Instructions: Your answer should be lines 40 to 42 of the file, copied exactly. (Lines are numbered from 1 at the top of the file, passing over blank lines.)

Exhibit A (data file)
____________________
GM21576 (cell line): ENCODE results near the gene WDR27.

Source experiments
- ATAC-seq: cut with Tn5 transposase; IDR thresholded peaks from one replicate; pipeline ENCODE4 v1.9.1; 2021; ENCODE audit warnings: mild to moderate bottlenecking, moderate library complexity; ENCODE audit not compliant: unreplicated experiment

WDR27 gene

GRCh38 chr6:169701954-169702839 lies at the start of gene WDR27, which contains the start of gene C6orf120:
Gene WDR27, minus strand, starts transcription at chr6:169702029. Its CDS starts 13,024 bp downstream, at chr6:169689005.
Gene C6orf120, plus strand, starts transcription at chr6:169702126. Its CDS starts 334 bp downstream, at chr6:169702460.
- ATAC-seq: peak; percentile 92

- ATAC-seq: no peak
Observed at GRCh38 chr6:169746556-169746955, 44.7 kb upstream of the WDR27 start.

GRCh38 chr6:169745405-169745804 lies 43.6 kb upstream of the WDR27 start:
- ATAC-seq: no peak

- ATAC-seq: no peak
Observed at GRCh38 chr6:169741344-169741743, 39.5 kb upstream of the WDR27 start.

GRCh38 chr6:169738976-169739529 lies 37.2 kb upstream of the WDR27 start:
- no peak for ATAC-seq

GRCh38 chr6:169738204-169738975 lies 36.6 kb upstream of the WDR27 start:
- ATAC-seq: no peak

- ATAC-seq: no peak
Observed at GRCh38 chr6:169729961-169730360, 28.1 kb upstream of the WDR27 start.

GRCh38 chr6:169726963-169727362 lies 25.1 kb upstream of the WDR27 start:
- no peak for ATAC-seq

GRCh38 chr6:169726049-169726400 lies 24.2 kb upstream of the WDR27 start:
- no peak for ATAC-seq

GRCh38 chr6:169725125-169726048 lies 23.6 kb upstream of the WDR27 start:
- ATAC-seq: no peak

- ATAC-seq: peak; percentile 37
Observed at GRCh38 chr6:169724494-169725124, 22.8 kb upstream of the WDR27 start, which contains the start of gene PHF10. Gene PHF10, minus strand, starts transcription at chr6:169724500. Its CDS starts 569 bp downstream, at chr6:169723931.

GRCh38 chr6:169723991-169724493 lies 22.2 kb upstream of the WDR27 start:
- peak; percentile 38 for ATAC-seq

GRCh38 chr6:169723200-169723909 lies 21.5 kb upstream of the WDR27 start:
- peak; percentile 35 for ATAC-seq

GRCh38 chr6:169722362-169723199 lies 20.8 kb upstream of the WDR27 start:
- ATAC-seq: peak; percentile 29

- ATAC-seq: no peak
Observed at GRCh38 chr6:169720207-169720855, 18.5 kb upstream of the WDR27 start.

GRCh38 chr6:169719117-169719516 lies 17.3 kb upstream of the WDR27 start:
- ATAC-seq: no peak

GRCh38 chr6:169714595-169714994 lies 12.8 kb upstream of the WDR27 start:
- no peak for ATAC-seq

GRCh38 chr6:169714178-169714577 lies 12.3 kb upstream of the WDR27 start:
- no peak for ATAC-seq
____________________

- no peak for ATAC-seq

GRCh38 chr6:169714178-169714577 lies 12.3 kb upstream of the WDR27 start:
- no peak for ATAC-seq